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Global raw materials consumption going up

Global raw materials consumption going up



Raw materials use `to double by 2060’

November 2018

The world’s consumption of raw materials is set to nearly double by 2060 as the global economy expands and living standards rise, placing twice the pressure on the environment that we are seeing today, according to a new OECD report.

The preview of the report ‘The Global Material Resource Outlook to 2060’, expects global materials use rising to 167 gigatonnes in 2060 from 90 gigatonnes today as the world population soars to 10 billion people and average global income per capita rises to converge with the current OECD level of $40,000.

Without concrete actions to address these challenges, the projected increase in the extraction and processing of raw materials such as biomass, fossil fuels, metals and non-metallic minerals is likely to worsen pollution of air, water and soils, and contribute significantly to climate change.

The increase comes despite a shift from manufacturing to service industries and continual improvements in manufacturing efficiency, which has lessened the amount of resources consumed for each unit of GDP. Without this, environmental pressures would be worse.

The projection also takes account of flattening demand in China and other emerging economies as their infrastructure booms end.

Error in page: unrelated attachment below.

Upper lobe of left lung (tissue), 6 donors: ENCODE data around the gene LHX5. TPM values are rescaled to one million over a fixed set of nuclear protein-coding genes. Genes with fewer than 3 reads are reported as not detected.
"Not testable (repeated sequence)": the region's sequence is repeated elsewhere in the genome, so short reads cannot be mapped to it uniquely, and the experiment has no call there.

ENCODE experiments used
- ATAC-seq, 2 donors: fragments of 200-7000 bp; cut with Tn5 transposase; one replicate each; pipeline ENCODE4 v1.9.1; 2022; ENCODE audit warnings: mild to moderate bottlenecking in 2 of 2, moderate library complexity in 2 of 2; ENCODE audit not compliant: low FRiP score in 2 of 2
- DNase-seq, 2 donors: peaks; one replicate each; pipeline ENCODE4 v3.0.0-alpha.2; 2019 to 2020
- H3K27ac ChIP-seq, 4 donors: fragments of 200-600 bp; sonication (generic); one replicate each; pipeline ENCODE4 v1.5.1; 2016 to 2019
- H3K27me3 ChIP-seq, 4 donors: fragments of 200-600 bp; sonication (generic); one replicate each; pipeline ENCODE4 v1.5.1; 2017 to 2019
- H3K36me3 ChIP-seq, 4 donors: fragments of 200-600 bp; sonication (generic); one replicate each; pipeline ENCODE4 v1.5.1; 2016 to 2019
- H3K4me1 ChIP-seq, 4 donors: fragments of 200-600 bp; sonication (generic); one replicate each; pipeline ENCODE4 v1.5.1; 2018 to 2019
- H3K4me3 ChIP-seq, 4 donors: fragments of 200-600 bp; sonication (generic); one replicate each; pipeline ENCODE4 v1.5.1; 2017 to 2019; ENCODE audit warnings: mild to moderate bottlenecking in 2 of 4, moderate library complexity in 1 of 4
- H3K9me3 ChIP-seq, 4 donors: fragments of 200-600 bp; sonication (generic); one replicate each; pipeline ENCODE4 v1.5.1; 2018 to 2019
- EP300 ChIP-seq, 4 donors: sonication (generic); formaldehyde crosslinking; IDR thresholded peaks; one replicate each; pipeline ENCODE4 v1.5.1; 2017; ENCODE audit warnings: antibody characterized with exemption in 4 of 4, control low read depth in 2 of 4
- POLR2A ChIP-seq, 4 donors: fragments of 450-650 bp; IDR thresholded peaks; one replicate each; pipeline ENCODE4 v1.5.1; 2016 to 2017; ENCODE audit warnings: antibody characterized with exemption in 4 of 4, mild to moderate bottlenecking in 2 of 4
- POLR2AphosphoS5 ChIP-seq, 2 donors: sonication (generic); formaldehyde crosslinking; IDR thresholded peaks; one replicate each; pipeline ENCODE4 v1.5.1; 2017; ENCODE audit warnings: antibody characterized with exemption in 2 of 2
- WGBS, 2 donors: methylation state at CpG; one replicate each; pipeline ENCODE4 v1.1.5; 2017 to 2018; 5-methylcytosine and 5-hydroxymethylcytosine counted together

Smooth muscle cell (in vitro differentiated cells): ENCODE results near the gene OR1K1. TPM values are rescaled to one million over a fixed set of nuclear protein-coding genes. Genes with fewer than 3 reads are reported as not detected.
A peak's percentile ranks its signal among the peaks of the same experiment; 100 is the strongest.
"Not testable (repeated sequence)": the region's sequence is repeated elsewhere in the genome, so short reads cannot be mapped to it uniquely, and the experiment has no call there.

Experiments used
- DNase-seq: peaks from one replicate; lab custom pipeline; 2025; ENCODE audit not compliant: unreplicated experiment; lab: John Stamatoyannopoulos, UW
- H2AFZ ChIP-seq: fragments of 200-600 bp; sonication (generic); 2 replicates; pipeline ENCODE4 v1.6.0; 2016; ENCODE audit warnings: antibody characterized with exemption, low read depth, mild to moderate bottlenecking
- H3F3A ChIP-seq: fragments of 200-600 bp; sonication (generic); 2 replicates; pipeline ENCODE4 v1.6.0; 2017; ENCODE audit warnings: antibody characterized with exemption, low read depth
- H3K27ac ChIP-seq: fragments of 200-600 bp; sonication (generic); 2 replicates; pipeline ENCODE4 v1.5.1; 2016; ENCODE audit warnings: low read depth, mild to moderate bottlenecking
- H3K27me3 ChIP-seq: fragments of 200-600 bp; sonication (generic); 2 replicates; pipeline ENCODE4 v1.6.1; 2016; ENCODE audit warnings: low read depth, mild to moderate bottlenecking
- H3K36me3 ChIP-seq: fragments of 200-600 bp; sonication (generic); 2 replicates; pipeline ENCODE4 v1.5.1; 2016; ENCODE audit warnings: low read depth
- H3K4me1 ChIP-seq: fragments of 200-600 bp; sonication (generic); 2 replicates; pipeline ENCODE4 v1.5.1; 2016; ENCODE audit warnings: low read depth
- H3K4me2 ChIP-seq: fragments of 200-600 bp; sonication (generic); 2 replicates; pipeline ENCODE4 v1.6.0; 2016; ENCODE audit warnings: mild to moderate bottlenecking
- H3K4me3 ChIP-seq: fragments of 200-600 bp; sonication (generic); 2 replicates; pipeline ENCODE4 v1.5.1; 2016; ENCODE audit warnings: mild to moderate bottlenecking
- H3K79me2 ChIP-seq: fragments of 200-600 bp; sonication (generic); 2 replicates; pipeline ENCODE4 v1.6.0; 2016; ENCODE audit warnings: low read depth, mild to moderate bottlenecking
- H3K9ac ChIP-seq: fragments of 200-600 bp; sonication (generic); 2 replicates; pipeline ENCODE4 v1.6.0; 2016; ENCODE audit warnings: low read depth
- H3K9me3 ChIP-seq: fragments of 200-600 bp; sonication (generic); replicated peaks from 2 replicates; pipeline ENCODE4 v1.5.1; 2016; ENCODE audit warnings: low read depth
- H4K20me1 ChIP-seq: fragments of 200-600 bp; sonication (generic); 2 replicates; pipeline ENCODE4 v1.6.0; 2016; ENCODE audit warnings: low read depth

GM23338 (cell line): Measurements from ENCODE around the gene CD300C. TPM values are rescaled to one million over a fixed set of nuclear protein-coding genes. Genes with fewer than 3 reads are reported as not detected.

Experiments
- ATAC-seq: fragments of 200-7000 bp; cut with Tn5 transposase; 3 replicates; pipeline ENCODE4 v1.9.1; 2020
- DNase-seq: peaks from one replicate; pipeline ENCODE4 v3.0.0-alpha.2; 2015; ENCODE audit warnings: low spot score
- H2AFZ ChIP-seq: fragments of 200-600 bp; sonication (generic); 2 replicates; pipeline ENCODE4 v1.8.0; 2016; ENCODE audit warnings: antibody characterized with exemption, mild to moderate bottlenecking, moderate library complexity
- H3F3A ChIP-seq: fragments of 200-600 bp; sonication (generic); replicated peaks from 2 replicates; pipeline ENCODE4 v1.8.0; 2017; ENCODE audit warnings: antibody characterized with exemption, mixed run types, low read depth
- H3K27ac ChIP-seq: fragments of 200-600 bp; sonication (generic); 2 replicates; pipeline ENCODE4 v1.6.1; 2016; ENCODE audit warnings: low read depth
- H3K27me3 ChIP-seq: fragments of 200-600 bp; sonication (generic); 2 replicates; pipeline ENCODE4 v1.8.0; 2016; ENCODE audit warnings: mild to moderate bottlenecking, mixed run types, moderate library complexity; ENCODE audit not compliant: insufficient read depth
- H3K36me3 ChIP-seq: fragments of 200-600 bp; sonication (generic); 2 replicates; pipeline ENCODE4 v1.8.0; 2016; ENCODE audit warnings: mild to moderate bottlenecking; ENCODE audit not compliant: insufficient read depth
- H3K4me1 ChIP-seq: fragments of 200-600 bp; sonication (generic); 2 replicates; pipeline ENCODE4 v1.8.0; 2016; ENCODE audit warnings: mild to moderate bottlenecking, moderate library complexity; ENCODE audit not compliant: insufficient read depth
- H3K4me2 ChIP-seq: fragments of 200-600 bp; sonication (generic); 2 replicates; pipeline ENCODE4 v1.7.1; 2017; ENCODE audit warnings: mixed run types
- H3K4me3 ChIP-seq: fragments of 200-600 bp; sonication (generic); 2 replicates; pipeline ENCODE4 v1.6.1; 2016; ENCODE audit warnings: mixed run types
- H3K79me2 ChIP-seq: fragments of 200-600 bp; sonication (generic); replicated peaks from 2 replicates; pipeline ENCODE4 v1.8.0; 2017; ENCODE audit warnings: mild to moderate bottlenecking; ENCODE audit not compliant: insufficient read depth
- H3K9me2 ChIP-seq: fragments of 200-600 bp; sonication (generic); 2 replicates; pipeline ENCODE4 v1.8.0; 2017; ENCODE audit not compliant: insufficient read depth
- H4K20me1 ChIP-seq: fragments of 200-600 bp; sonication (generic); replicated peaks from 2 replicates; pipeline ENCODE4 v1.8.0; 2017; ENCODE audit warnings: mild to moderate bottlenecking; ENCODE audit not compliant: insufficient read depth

The preview report, presented at the World Circular Economy Forum in Yokohama, Japan by OECD deputy secretary general Masamichi Kono, said the biggest rises in resource consumption will be in minerals, including construction materials and metals, particularly in fast-growing developing economies.

Non-metallic minerals, such as sand, gravel, limestone and crushed rock account for more than half of total materials consumed today in gigatonne terms. Adding other materials, the total raw materials consumed by an average family in a day would fill up a bathtub. These volumes will only become larger between now and 2060.

The recycling industry, currently a tenth the size of the mining sector in terms of GDP share, is likely to become more competitive and grow, but it will remain a much smaller industry than mining primary materials.

The report’s global environmental impact analysis of the extraction and production of seven metals (iron, aluminium, copper, zinc, lead, nickel and manganese) plus building materials concrete, sand and gravel shows significant impacts in areas like acidification, air and water pollution, climate change, energy demand, human health and toxicity of water and land.




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